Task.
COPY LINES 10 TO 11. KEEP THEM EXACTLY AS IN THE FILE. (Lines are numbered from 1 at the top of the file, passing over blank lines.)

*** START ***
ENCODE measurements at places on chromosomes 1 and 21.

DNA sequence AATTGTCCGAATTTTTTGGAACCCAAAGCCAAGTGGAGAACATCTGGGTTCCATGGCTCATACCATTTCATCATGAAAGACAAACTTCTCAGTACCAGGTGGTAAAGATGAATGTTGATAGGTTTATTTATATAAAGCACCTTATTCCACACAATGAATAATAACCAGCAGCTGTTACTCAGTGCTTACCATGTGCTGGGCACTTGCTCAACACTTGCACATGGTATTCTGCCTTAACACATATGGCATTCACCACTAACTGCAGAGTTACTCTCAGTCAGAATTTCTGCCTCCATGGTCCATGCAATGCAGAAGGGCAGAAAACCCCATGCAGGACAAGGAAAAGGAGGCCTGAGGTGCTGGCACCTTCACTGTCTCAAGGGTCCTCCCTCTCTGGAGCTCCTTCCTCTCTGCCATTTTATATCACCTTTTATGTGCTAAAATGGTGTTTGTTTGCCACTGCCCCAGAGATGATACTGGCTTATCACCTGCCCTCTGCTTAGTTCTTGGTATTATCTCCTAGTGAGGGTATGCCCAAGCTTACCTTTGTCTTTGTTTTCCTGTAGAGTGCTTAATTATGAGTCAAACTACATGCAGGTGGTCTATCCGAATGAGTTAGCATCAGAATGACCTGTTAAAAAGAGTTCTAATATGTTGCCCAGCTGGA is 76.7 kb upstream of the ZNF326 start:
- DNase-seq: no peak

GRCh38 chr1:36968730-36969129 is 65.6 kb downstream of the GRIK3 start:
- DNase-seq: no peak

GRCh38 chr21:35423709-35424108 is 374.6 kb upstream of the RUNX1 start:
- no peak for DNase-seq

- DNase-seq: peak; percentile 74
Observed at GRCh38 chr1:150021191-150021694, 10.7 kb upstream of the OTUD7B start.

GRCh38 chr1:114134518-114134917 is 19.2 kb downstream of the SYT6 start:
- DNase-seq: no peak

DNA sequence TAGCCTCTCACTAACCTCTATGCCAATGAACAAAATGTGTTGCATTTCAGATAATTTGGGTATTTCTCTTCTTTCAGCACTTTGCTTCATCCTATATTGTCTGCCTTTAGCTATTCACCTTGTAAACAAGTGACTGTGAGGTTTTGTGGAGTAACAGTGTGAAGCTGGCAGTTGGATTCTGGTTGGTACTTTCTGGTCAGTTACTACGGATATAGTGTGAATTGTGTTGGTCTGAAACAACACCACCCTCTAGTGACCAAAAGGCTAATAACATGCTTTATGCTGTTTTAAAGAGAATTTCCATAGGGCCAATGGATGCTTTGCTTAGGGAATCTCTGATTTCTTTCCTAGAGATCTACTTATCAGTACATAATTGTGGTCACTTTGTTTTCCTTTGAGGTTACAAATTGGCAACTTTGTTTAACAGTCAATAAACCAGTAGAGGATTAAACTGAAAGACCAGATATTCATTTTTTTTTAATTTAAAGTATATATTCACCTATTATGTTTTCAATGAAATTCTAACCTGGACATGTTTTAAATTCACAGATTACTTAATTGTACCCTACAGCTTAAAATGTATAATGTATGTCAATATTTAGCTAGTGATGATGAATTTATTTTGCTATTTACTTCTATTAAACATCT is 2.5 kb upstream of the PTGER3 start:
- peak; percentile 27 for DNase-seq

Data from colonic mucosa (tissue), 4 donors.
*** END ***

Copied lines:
GRCh38 chr1:114134518-114134917 is 19.2 kb downstream of the SYT6 start:
- DNase-seq: no peak